Save your money for retirement and make your pizza at home. Americans spend over $30 billion on pizza each year. It is difficult to find a pizza parlor selling a pizza for under $10. If you add toppings you are looking at spending over $15. So why not save some money and make it at home? For years, I attempted to make a good pizza at home. It would either come out soggy, undercooked, or burnt. It would taste like soggy bread with sauce and the cheese would have the texture of plastic. I tried recipe after recipe. Finally, after about my 436th iteration, I found the perfect combination.
Tools Needed: Bread Machine, Pizza Crisper:
To solve the soggy pizza problem I finally discovered a pizza crisper. Not only do my pizzas cook faster, but the crust comes out somewhat crispy, like a pizza parlor. The other way to crisp up your pizza is with semolina flour, which I will discuss later. I also use a bread machine to make the dough because it takes out the work of kneading the dough. If you don’t have a bread machine, buy one at a yard sale. You can get them really cheap for $5 or $10. I make enough dough to make two pizzas. Generally I will freeze half the dough for another time.
Ingredients needed for dough:
4 cups bread flour
1 ½ tsp rapid rise yeast for bread machines
1 tsp salt
1 tbsp Olive Oil
1 ½ Cups warm water
Semolina Flour for dusting (for use later)
Put the ingredients (except for the semolina flour) in the bread machine as listed above and press the button!
In the spirit of saving money and as part of getting on the Short Road to Retirement, use marinara sauce that is selling for under $2 per jar. Store brand shredded cheese is fine too. Discount, discount, discount, is my modus operandi. After all, the purpose of making pizza at home is to save money! While the dough is being made in the bread maker, pour 1 cup of sauce into a small sauce pan. Add some oregano and a little bit of sugar for taste (the amounts are up to your taste buds). Simmer the sauce for a few minutes to melt the sugar and incorporate the oregano, then cover the pan and put it aside.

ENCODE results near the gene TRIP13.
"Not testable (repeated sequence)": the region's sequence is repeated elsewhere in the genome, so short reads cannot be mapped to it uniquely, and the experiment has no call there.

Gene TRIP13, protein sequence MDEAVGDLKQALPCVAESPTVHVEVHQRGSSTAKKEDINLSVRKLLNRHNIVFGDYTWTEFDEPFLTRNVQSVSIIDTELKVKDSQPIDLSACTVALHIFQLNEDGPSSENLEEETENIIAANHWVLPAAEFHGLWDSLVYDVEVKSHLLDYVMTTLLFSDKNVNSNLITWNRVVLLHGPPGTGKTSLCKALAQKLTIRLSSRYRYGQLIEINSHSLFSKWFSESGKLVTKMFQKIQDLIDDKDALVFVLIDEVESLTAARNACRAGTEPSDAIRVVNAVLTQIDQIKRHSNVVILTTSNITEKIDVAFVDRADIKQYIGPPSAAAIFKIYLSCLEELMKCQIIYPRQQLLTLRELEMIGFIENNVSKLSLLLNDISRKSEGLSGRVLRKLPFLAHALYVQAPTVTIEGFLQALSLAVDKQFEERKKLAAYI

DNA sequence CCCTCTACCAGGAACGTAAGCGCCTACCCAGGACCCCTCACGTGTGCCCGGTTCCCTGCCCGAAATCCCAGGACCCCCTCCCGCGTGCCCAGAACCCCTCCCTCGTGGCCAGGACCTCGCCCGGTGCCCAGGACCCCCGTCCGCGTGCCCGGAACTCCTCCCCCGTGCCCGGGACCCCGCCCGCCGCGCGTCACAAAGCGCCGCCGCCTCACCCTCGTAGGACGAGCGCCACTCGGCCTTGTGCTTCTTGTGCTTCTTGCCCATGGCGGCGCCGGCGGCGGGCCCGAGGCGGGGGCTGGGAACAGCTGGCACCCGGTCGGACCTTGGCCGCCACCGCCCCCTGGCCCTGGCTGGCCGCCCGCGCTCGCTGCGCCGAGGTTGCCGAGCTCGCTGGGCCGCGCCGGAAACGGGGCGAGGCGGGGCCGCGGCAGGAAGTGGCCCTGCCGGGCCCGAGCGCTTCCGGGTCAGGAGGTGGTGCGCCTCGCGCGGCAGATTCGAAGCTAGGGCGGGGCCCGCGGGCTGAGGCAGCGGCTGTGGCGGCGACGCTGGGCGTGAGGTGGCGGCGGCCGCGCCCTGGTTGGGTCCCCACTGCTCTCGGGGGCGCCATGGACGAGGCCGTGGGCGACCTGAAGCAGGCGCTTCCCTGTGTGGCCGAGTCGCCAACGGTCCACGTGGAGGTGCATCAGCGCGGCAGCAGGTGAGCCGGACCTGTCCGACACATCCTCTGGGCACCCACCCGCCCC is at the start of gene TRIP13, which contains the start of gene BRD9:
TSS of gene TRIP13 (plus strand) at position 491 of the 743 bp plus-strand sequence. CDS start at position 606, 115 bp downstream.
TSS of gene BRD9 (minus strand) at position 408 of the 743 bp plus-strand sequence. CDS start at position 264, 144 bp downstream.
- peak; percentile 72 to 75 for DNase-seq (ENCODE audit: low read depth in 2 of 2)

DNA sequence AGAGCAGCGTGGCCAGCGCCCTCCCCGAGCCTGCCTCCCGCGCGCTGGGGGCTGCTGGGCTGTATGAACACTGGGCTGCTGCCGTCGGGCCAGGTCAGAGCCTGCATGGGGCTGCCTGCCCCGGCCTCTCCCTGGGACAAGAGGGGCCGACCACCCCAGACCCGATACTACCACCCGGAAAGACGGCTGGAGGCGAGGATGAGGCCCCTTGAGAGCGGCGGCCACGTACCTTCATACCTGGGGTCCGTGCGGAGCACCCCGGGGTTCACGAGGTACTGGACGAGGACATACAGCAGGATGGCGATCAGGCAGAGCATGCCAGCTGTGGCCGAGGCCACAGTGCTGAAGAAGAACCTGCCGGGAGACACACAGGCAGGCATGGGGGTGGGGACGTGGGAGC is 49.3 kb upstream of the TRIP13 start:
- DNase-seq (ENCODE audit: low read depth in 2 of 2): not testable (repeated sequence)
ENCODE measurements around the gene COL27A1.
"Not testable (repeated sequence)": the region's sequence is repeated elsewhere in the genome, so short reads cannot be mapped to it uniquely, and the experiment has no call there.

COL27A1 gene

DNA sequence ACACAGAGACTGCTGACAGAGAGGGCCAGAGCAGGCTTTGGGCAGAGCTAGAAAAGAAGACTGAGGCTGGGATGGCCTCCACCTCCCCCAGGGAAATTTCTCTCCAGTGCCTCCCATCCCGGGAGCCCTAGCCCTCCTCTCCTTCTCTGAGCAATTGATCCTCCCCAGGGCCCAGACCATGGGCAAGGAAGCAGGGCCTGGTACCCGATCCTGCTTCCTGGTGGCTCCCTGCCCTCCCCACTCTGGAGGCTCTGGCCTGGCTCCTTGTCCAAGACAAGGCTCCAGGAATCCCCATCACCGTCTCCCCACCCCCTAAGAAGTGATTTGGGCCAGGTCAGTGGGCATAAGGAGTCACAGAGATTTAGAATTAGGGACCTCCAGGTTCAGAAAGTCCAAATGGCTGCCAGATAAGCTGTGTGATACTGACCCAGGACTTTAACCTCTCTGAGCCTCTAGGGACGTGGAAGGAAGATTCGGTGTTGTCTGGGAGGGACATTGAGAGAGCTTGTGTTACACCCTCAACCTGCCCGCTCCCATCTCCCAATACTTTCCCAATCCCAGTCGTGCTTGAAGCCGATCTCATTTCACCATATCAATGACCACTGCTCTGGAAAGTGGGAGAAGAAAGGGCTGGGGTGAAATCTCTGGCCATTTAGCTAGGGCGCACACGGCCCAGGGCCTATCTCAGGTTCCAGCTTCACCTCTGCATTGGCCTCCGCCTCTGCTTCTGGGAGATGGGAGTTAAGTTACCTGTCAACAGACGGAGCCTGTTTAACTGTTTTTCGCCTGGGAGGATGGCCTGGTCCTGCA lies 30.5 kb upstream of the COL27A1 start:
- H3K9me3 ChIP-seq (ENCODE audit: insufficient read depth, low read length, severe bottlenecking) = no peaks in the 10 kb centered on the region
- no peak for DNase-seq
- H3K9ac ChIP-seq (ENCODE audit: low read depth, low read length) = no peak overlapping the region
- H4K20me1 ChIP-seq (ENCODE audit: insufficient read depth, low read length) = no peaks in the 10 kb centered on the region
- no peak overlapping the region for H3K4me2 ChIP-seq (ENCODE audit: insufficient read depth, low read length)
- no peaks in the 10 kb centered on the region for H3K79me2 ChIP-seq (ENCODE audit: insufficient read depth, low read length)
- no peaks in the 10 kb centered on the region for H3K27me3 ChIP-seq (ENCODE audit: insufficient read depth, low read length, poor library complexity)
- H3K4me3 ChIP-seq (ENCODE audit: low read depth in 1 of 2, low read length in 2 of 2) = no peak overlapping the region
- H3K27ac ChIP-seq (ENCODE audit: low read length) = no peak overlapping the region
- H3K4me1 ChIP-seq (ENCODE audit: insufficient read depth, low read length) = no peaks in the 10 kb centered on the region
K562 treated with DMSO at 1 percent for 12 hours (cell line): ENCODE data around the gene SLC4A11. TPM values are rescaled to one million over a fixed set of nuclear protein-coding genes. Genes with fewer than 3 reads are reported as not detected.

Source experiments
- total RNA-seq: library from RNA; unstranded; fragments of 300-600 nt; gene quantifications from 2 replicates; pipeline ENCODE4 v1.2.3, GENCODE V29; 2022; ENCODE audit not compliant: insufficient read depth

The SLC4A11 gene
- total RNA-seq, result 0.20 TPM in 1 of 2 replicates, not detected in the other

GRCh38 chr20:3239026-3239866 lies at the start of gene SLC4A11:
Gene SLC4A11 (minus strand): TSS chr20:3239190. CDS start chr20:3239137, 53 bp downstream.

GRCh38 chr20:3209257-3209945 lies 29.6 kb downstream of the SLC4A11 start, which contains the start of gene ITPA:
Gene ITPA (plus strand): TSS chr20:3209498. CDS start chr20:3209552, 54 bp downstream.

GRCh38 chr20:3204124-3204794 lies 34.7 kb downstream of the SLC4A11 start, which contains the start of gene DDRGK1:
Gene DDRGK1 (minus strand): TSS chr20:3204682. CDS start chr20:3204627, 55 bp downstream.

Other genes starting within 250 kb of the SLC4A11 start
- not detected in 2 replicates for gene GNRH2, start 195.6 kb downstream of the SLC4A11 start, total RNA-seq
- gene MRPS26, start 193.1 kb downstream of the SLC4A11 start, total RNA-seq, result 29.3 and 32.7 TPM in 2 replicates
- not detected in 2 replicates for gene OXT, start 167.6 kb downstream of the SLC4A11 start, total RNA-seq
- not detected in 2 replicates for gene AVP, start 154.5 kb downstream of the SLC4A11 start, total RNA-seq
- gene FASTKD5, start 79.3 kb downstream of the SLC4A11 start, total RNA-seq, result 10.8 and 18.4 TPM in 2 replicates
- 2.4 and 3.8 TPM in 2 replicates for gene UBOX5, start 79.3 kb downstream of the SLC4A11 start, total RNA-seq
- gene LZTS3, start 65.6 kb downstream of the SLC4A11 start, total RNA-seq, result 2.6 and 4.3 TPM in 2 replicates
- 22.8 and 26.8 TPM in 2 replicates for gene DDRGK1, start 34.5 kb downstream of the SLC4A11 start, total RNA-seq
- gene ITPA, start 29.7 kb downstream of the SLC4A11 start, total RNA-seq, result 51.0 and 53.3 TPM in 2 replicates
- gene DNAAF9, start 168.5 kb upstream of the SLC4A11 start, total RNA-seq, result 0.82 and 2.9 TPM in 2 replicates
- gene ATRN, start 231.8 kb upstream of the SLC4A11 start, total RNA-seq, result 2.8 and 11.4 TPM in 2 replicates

After the dough is made it has to rest. Cut the dough ball in two and freeze one of the dough balls. Cover the other dough ball and let it rest for about 15 minutes. Preheat your oven to 500 degrees. If it only goes to 450 degrees, that is fine too. After the dough has rested, sprinkle a generous amount of semolina flour on your table. Take the dough ball, put it in the semolina flour and begin stretching it out into a circle that will fit your pizza crisper. The key is to flip the dough once when you are stretching it in the semolina flour so that you are getting the semolina flour on both sides of the dough. Lightly spray the pizza crisper with cooking spray. Once you have the dough stretched, put it in the pizza crisper and stretch it to the edges of the crisper. Add the sauce and put it in the oven. At 500 degrees put it in the oven for 6 minutes. At 450, put it in for 8 minutes. While the pizza is baking, prepare your toppings. You want your toppings pre-cooked before they are put on the pizza. I like to put peppers and onions so I sauté them at this time. After six minutes elapses, take the pizza out of the oven. Put your cheese and toppings on. You don’t need to put a lot of cheese, just enough to cover the pizza. Put it back in the oven and cook for another 4-6 minutes. The second time in the oven will be dependent on how much cheese and toppings you put. The crust should have a golden color before you take it out of the oven. Voila, you have a pizza parlor style pizza.
The reason you don’t want to cook the cheese with the pizza the entire time in the oven is the cheese cooks faster than the sauce and dough. Cooking the cheese only half the time also allows you to use less cheese and still get the flavor. If you cook the cheese for entire time the pizza is in the oven, it turns into something that has the texture of plastic. Using the above method, the pizza costs less than $4 to make. If you eat pizza every week like I do, you will save well over $300 per year.